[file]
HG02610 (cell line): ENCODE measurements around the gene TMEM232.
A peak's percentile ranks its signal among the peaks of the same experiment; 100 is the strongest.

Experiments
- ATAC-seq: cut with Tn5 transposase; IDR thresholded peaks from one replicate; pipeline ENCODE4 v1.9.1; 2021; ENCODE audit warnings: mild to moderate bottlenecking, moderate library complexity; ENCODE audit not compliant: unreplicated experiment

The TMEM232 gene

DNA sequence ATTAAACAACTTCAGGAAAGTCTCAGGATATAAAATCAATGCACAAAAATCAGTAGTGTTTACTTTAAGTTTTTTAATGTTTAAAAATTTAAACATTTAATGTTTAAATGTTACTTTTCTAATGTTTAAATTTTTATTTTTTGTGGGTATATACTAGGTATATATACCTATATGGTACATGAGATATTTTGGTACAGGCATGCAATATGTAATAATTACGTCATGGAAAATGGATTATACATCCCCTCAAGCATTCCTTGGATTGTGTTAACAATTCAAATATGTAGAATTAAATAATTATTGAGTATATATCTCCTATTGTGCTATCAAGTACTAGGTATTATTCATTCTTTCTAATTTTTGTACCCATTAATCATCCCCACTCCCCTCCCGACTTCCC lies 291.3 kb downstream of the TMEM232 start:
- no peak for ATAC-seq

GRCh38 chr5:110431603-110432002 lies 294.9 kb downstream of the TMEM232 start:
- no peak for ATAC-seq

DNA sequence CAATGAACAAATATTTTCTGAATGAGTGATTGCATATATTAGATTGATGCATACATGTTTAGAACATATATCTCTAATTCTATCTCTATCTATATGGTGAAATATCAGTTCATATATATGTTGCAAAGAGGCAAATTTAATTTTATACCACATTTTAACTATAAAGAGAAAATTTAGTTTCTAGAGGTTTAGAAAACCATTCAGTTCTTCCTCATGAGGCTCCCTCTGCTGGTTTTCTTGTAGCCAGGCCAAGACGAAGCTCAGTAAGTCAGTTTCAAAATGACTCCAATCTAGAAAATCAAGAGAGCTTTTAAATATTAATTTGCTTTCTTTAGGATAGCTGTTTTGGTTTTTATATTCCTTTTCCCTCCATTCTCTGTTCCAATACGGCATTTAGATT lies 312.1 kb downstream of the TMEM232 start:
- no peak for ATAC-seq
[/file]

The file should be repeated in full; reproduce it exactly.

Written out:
HG02610 (cell line): ENCODE measurements around the gene TMEM232.
A peak's percentile ranks its signal among the peaks of the same experiment; 100 is the strongest.

Experiments
- ATAC-seq: cut with Tn5 transposase; IDR thresholded peaks from one replicate; pipeline ENCODE4 v1.9.1; 2021; ENCODE audit warnings: mild to moderate bottlenecking, moderate library complexity; ENCODE audit not compliant: unreplicated experiment

The TMEM232 gene

DNA sequence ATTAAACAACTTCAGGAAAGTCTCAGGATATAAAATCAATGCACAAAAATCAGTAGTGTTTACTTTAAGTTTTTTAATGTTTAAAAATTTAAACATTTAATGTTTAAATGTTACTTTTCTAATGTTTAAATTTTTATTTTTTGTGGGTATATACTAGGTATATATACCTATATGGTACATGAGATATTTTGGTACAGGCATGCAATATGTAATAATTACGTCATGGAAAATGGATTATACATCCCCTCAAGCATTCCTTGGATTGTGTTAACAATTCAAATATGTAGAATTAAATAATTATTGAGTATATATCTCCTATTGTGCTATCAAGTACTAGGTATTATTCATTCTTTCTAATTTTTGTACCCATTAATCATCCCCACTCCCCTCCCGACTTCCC lies 291.3 kb downstream of the TMEM232 start:
- no peak for ATAC-seq

GRCh38 chr5:110431603-110432002 lies 294.9 kb downstream of the TMEM232 start:
- no peak for ATAC-seq

DNA sequence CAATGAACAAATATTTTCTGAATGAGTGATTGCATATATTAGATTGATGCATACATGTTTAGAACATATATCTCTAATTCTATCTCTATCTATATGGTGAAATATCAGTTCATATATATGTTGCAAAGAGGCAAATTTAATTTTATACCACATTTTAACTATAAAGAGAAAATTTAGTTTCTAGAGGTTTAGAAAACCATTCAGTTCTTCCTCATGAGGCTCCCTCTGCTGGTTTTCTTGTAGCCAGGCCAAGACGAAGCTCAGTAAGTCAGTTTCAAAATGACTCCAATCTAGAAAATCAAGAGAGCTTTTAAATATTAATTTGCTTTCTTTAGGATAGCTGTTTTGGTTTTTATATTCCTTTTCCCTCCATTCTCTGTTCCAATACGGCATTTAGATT lies 312.1 kb downstream of the TMEM232 start:
- no peak for ATAC-seq